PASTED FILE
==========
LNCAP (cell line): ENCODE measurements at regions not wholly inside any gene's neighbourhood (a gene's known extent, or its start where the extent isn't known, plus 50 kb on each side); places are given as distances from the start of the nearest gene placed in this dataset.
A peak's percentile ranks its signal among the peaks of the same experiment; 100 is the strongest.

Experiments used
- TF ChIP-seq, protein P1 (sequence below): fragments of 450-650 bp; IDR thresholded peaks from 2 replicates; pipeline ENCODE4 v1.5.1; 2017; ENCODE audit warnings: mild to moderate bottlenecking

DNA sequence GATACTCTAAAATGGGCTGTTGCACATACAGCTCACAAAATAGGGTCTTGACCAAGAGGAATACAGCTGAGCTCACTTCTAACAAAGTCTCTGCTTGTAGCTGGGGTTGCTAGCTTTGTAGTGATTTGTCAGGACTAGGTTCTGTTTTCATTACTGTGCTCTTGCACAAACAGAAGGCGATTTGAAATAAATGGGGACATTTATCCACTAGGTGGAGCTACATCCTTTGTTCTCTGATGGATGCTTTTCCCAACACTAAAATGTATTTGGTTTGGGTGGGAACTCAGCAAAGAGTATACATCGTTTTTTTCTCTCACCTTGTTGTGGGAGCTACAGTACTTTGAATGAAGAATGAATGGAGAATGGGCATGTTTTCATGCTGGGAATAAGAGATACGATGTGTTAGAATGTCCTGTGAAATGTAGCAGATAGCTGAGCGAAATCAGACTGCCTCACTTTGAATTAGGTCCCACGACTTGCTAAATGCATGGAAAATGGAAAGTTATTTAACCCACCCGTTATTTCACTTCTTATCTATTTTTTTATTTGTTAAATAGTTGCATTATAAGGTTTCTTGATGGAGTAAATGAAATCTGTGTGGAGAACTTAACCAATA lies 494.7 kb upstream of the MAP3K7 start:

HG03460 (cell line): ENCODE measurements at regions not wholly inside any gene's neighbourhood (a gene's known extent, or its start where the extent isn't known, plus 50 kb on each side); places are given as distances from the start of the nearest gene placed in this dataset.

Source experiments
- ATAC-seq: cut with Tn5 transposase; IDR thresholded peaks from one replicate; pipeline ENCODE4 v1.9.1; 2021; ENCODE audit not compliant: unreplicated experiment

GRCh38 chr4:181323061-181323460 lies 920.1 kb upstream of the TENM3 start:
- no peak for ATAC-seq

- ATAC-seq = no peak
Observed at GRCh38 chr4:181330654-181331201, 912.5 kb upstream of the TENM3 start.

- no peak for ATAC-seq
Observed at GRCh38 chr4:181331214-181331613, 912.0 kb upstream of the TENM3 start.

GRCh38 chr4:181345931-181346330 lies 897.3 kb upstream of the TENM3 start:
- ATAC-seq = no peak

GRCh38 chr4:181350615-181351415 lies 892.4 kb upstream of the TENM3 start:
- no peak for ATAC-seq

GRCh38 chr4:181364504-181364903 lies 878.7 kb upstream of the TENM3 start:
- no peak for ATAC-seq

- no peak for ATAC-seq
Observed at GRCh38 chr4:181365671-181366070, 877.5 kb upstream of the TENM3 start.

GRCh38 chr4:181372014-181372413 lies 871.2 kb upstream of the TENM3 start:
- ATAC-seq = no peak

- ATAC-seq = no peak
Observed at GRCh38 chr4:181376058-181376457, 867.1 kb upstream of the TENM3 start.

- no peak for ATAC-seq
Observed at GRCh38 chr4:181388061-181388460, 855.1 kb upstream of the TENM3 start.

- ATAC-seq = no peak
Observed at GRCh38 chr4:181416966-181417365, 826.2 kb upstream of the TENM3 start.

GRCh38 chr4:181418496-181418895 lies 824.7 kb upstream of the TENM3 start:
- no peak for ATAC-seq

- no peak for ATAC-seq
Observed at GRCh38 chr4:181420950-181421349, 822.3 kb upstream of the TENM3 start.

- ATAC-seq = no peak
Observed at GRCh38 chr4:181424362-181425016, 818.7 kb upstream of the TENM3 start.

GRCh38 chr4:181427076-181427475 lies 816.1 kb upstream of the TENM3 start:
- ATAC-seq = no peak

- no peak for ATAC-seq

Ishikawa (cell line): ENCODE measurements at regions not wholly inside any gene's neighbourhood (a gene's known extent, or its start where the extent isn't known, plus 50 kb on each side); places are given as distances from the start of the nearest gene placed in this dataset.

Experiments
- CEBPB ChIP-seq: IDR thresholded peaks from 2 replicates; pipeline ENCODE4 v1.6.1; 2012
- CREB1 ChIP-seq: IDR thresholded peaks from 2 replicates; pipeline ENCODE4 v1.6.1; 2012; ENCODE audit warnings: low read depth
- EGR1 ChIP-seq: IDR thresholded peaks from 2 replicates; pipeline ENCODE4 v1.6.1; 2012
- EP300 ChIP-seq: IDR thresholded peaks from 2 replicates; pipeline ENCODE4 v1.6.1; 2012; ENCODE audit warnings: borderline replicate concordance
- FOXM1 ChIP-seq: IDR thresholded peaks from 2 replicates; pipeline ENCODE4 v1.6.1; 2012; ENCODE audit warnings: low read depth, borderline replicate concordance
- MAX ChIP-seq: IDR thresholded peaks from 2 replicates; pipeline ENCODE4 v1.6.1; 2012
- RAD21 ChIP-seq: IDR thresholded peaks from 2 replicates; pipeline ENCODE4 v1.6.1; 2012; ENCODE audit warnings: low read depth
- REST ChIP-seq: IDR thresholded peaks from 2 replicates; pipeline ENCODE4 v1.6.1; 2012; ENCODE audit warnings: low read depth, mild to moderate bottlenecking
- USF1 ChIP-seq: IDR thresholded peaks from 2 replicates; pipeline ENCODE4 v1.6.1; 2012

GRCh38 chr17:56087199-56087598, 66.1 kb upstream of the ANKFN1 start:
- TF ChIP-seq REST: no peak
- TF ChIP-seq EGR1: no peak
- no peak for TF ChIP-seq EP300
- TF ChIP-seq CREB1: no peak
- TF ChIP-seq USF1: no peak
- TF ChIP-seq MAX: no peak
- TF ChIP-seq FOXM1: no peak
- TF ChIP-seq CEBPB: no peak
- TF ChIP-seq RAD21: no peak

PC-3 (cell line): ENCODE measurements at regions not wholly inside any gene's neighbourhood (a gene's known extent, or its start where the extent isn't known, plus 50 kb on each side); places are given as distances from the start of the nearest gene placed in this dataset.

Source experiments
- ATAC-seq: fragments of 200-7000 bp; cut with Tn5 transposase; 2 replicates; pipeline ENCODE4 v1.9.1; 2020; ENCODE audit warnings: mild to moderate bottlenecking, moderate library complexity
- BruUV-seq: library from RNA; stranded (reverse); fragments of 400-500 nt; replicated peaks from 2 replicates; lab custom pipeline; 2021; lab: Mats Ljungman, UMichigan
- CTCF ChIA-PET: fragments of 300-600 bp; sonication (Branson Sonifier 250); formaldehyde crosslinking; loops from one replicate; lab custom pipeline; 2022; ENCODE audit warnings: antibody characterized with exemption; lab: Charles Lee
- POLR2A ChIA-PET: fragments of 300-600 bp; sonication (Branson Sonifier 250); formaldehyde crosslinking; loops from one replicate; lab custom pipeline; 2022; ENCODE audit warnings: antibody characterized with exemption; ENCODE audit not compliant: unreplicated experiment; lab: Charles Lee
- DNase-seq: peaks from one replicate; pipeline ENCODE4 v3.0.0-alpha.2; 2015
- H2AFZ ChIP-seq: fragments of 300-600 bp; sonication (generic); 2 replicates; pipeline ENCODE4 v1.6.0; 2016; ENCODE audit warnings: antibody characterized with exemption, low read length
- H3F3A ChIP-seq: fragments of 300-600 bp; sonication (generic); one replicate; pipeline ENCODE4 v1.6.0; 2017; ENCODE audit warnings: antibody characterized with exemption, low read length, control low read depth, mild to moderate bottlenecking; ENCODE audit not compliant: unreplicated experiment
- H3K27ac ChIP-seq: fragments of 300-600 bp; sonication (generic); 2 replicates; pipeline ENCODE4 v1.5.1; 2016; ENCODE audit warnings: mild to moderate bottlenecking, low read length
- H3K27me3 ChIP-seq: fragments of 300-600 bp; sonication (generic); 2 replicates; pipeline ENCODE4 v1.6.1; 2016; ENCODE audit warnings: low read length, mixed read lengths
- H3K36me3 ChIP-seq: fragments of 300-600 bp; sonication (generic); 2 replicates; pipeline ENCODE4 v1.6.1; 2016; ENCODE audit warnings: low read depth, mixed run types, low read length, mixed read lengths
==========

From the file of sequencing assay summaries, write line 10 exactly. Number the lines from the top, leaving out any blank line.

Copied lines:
- no peak for ATAC-seq